Donald Trump's former presidential campaign manager, Paul Manafort, has been charged with conspiring to defraud the US in his dealings with Ukraine.
The 12 charges brought against Mr Manafort and one of his business associates, Rick Gates, include conspiracy to launder money.
The charges are the first to stem from an inquiry into alleged Russian meddling in the US 2016 election.
Mr Manafort and his lawyer have arrived at an FBI office in Washington.
An investigation headed by special counsel Robert Mueller is looking into any links between Russia and the Trump campaign.
The indictment against the two men looks at their links to pro-Russian politicians in Ukraine between 2006 and 2015.
According to the indictment, Mr Manafort and Mr Gates acted as "unregistered agents" of Ukrainian politician Viktor Yanukovych and his party, both in opposition and government.
Good news for Trump... for now
By Anthony Zurcher, BBC News, Washington
And so it begins.
For years Paul Manafort operated on the fringes of power, a once-influential Washington player who worked with some less-than-savoury international characters because his services were no longer in high demand domestically.
Then, like many other politicos in Donald Trump's orbit, he was thrust into the spotlight because more established hands wanted nothing to do with the upstart's presidential campaign.
Mr Manafort got his big break but it may end up breaking him. That resulting spotlight has drawn attention to Mr Manafort's past dealings and raised questions about his actions while in at the top of the Trump campaign.
The good news for Mr Trump is these charges stem from Mr Manafort's past business dealings, not his campaign efforts. He is being accused of working for years for pro-Russian Ukrainian politicians and laundering millions in subsequent payments.
It certainly makes Mr Trump's decision to cut Mr Manafort loose last August after details emerged of his Ukrainian ties seem a wise one.
The good news has its limits, however. Mr Manafort will be under growing pressure to co-operate with the Mueller investigation. If he offers up useful information about his time during the campaign, this could be just the first domino to fall.
Mr Yanukovych was deposed as president in 2014 amid mass unrest over his pro-Russian policies.
The team led by Mr Mueller is known to have conducted extensive interviews with several current and former White House officials as part of the inquiry.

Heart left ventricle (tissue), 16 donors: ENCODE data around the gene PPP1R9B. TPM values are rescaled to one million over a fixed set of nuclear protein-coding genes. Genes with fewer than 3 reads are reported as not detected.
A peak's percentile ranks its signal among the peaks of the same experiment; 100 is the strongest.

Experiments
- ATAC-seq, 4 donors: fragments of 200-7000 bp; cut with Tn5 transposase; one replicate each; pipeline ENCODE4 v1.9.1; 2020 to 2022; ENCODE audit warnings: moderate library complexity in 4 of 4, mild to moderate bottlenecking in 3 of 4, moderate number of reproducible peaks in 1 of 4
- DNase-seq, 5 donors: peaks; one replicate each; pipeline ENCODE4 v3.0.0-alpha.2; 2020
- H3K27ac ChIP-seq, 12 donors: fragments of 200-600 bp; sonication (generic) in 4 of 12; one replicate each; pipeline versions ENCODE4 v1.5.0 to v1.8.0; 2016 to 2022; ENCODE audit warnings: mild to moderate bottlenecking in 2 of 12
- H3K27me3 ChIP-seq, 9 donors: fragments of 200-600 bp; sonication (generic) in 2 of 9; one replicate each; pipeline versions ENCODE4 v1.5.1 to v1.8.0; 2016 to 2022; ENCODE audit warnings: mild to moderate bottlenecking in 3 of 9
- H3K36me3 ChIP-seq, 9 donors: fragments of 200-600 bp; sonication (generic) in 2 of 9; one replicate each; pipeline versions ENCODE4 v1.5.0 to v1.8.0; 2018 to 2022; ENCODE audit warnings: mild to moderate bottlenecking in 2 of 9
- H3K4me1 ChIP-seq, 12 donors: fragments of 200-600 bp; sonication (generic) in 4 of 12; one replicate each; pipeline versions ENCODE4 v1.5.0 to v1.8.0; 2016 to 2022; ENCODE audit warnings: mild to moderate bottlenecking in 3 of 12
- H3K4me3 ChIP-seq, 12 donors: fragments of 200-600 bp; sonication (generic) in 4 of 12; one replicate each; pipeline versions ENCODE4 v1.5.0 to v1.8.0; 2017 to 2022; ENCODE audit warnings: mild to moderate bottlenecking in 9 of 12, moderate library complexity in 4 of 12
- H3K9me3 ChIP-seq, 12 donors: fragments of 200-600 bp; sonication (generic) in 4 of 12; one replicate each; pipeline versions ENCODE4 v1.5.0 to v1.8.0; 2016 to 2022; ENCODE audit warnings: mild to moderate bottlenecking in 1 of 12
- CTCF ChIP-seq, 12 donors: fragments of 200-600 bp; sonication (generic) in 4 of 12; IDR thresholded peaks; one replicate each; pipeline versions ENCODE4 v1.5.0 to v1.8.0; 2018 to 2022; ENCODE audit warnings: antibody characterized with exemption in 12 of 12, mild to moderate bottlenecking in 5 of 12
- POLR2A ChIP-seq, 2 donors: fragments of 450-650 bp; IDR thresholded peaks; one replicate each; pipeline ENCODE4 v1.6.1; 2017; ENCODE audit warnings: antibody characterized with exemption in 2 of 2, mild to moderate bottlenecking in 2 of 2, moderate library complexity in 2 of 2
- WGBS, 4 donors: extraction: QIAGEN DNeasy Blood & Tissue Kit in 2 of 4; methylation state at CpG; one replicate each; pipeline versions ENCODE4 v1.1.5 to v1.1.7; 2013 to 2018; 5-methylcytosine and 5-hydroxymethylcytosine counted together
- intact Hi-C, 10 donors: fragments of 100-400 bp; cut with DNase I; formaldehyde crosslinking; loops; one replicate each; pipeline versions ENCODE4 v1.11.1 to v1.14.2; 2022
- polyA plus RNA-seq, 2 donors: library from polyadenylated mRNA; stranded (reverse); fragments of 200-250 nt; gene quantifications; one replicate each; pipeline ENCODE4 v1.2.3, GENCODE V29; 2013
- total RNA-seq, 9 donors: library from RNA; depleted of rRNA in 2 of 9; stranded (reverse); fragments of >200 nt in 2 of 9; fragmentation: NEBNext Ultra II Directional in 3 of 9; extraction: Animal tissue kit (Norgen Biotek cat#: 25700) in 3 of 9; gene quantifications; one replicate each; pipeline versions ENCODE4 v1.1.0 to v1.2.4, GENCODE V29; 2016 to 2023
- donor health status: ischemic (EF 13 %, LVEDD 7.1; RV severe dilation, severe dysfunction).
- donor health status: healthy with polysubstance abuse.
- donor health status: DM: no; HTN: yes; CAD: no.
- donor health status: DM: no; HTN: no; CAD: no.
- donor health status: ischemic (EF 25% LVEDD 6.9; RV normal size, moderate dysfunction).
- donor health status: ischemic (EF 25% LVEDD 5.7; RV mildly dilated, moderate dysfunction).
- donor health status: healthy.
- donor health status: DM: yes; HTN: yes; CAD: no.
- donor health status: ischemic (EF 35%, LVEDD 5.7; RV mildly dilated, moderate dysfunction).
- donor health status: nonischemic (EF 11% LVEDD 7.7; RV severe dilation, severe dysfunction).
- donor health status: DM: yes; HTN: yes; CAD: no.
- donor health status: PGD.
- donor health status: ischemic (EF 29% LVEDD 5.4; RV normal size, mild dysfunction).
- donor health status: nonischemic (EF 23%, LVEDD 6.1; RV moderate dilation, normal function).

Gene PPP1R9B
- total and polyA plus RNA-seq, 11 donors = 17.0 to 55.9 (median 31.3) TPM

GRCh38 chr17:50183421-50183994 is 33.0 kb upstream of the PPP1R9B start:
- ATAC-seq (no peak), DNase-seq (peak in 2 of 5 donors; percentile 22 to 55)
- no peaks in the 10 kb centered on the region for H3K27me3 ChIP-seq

Mr Gates has been ordered to surrender to authorities, according to US media reports.
Mr Manafort, 68, has worked on several Republican presidential campaigns, beginning with Gerald Ford's in 1976.
He resigned as chairman of the Trump campaign in August 2016 after being accused over his dealings with pro-Russian politicians in Ukraine. He denies any wrongdoing.
US intelligence agencies have already concluded that the Russian government sought to help Mr Trump win the election.
But President Trump has strenuously rejected allegations of collusion, calling the investigation a "witch hunt".
Have your say
More World Headlines
- At least 42 killed in Zimbabwe bus fire
- Symbolic funeral services for murdered Jamal Khashoggi
- US to cut Africom troops amid focus on Russia and China
- Trump ordered to restore CNN reporter Jim Acosta's access
- Trump attacks Mueller's Russia inquiry as 'absolutely nuts'
- Carmakers lure ride-hailer, delivery drivers in Africa
- White House aide Mira Ricardel removed after Melania Trump row
- Nigeria: Biafra secessionist leader 'must appear in court'
- Lion Air crash: Victim's fiancée takes wedding photos alone
- UK closer to delivering Brexit - May
- UN lifts nine-year Eritrea sanctions
- South Africa minister resigns weeks after sex video scandal
- Brexit: Theresa May to face cabinet showdown over deal
- Trump finally appoints new ambassador to Saudi Arabia
- Over 300,000 Congolese refugees forced to leave Angola